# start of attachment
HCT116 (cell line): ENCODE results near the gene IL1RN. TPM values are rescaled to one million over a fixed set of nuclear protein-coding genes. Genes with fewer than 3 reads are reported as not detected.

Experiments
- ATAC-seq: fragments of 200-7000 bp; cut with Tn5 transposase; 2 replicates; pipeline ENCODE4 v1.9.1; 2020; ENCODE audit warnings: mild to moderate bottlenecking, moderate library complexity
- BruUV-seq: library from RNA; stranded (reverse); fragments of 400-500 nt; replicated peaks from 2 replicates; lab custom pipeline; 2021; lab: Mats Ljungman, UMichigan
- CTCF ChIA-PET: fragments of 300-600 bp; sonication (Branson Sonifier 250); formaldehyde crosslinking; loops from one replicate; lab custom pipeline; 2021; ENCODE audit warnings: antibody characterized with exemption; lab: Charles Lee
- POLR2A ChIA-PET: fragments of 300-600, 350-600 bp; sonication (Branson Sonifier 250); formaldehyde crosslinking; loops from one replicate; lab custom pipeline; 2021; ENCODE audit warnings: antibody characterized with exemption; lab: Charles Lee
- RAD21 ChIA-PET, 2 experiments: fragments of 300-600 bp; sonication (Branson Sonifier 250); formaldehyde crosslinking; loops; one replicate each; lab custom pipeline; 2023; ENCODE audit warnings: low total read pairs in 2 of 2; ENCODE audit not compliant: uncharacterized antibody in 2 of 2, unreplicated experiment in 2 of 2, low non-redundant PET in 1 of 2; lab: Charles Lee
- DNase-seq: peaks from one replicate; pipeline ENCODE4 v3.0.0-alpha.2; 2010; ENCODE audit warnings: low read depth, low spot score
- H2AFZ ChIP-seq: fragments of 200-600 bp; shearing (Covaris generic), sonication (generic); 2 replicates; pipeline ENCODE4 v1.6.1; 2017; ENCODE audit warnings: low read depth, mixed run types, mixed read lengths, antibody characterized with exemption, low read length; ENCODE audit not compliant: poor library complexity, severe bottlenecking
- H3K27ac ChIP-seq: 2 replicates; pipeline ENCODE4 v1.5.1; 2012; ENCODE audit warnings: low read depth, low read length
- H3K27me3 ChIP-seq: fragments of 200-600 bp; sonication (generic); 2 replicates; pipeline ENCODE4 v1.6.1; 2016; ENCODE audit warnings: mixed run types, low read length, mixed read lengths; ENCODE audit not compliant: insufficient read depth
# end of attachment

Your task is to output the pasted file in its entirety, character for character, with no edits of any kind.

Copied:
HCT116 (cell line): ENCODE results near the gene IL1RN. TPM values are rescaled to one million over a fixed set of nuclear protein-coding genes. Genes with fewer than 3 reads are reported as not detected.

Experiments
- ATAC-seq: fragments of 200-7000 bp; cut with Tn5 transposase; 2 replicates; pipeline ENCODE4 v1.9.1; 2020; ENCODE audit warnings: mild to moderate bottlenecking, moderate library complexity
- BruUV-seq: library from RNA; stranded (reverse); fragments of 400-500 nt; replicated peaks from 2 replicates; lab custom pipeline; 2021; lab: Mats Ljungman, UMichigan
- CTCF ChIA-PET: fragments of 300-600 bp; sonication (Branson Sonifier 250); formaldehyde crosslinking; loops from one replicate; lab custom pipeline; 2021; ENCODE audit warnings: antibody characterized with exemption; lab: Charles Lee
- POLR2A ChIA-PET: fragments of 300-600, 350-600 bp; sonication (Branson Sonifier 250); formaldehyde crosslinking; loops from one replicate; lab custom pipeline; 2021; ENCODE audit warnings: antibody characterized with exemption; lab: Charles Lee
- RAD21 ChIA-PET, 2 experiments: fragments of 300-600 bp; sonication (Branson Sonifier 250); formaldehyde crosslinking; loops; one replicate each; lab custom pipeline; 2023; ENCODE audit warnings: low total read pairs in 2 of 2; ENCODE audit not compliant: uncharacterized antibody in 2 of 2, unreplicated experiment in 2 of 2, low non-redundant PET in 1 of 2; lab: Charles Lee
- DNase-seq: peaks from one replicate; pipeline ENCODE4 v3.0.0-alpha.2; 2010; ENCODE audit warnings: low read depth, low spot score
- H2AFZ ChIP-seq: fragments of 200-600 bp; shearing (Covaris generic), sonication (generic); 2 replicates; pipeline ENCODE4 v1.6.1; 2017; ENCODE audit warnings: low read depth, mixed run types, mixed read lengths, antibody characterized with exemption, low read length; ENCODE audit not compliant: poor library complexity, severe bottlenecking
- H3K27ac ChIP-seq: 2 replicates; pipeline ENCODE4 v1.5.1; 2012; ENCODE audit warnings: low read depth, low read length
- H3K27me3 ChIP-seq: fragments of 200-600 bp; sonication (generic); 2 replicates; pipeline ENCODE4 v1.6.1; 2016; ENCODE audit warnings: mixed run types, low read length, mixed read lengths; ENCODE audit not compliant: insufficient read depth